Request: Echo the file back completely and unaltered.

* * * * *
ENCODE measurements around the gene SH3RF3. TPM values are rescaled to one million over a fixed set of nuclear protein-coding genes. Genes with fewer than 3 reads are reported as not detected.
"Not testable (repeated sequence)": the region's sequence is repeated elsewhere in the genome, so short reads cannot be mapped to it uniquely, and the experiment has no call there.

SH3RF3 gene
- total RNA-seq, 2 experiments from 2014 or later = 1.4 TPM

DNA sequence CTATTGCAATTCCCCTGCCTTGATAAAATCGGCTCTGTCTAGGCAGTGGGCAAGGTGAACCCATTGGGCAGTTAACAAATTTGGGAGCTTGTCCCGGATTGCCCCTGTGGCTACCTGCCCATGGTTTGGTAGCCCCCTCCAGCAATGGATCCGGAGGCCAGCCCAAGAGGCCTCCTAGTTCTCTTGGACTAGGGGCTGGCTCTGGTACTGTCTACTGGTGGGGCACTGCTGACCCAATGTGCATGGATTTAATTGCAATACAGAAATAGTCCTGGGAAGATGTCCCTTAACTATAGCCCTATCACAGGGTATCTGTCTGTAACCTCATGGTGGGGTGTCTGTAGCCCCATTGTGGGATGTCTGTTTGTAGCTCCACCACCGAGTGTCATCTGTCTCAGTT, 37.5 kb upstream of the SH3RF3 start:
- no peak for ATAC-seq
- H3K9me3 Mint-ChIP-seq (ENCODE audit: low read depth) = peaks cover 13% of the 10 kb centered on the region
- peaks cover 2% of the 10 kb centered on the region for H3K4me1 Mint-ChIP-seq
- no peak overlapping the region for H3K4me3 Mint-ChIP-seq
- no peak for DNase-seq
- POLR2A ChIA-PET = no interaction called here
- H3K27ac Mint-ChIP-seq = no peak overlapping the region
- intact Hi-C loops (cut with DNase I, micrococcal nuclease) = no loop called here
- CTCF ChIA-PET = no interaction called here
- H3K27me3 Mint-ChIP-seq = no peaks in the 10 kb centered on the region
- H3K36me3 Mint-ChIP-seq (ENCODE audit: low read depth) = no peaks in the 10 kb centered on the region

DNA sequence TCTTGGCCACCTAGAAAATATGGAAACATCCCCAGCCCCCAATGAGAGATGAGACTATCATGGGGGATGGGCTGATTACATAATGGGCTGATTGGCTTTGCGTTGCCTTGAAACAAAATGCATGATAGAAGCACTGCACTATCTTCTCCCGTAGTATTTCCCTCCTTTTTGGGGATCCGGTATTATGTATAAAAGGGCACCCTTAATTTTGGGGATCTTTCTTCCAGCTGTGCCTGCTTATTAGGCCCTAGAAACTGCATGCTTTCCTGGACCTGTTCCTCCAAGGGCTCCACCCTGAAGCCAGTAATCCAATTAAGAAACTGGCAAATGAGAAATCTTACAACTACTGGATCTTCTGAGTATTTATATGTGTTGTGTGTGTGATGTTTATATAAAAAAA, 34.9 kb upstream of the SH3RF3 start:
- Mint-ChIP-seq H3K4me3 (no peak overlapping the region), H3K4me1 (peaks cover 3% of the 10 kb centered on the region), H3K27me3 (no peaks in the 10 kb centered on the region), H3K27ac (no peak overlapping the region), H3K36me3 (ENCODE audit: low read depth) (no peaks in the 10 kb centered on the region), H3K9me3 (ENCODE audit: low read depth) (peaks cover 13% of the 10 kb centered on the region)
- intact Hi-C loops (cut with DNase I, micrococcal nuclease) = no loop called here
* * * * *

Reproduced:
ENCODE measurements around the gene SH3RF3. TPM values are rescaled to one million over a fixed set of nuclear protein-coding genes. Genes with fewer than 3 reads are reported as not detected.
"Not testable (repeated sequence)": the region's sequence is repeated elsewhere in the genome, so short reads cannot be mapped to it uniquely, and the experiment has no call there.

SH3RF3 gene
- total RNA-seq, 2 experiments from 2014 or later = 1.4 TPM

DNA sequence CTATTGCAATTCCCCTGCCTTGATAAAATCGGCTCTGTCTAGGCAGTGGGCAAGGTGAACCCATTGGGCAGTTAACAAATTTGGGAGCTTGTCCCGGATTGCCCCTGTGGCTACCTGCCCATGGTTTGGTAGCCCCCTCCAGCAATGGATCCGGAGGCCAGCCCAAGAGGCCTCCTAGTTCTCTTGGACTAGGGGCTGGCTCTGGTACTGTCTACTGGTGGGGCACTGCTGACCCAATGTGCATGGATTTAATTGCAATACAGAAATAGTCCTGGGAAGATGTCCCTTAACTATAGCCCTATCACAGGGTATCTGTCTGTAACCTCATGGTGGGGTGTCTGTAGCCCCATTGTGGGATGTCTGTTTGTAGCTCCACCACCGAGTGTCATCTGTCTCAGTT, 37.5 kb upstream of the SH3RF3 start:
- no peak for ATAC-seq
- H3K9me3 Mint-ChIP-seq (ENCODE audit: low read depth) = peaks cover 13% of the 10 kb centered on the region
- peaks cover 2% of the 10 kb centered on the region for H3K4me1 Mint-ChIP-seq
- no peak overlapping the region for H3K4me3 Mint-ChIP-seq
- no peak for DNase-seq
- POLR2A ChIA-PET = no interaction called here
- H3K27ac Mint-ChIP-seq = no peak overlapping the region
- intact Hi-C loops (cut with DNase I, micrococcal nuclease) = no loop called here
- CTCF ChIA-PET = no interaction called here
- H3K27me3 Mint-ChIP-seq = no peaks in the 10 kb centered on the region
- H3K36me3 Mint-ChIP-seq (ENCODE audit: low read depth) = no peaks in the 10 kb centered on the region

DNA sequence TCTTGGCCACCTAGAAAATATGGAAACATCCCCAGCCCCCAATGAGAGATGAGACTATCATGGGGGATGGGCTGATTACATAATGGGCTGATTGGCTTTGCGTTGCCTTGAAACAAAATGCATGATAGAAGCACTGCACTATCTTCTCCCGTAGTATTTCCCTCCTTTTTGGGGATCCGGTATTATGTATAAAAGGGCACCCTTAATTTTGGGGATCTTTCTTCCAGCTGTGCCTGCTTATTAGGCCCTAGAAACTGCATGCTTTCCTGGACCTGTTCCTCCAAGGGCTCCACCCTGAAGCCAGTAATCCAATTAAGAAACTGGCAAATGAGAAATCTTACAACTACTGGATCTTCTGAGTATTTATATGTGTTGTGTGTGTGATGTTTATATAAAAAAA, 34.9 kb upstream of the SH3RF3 start:
- Mint-ChIP-seq H3K4me3 (no peak overlapping the region), H3K4me1 (peaks cover 3% of the 10 kb centered on the region), H3K27me3 (no peaks in the 10 kb centered on the region), H3K27ac (no peak overlapping the region), H3K36me3 (ENCODE audit: low read depth) (no peaks in the 10 kb centered on the region), H3K9me3 (ENCODE audit: low read depth) (peaks cover 13% of the 10 kb centered on the region)
- intact Hi-C loops (cut with DNase I, micrococcal nuclease) = no loop called here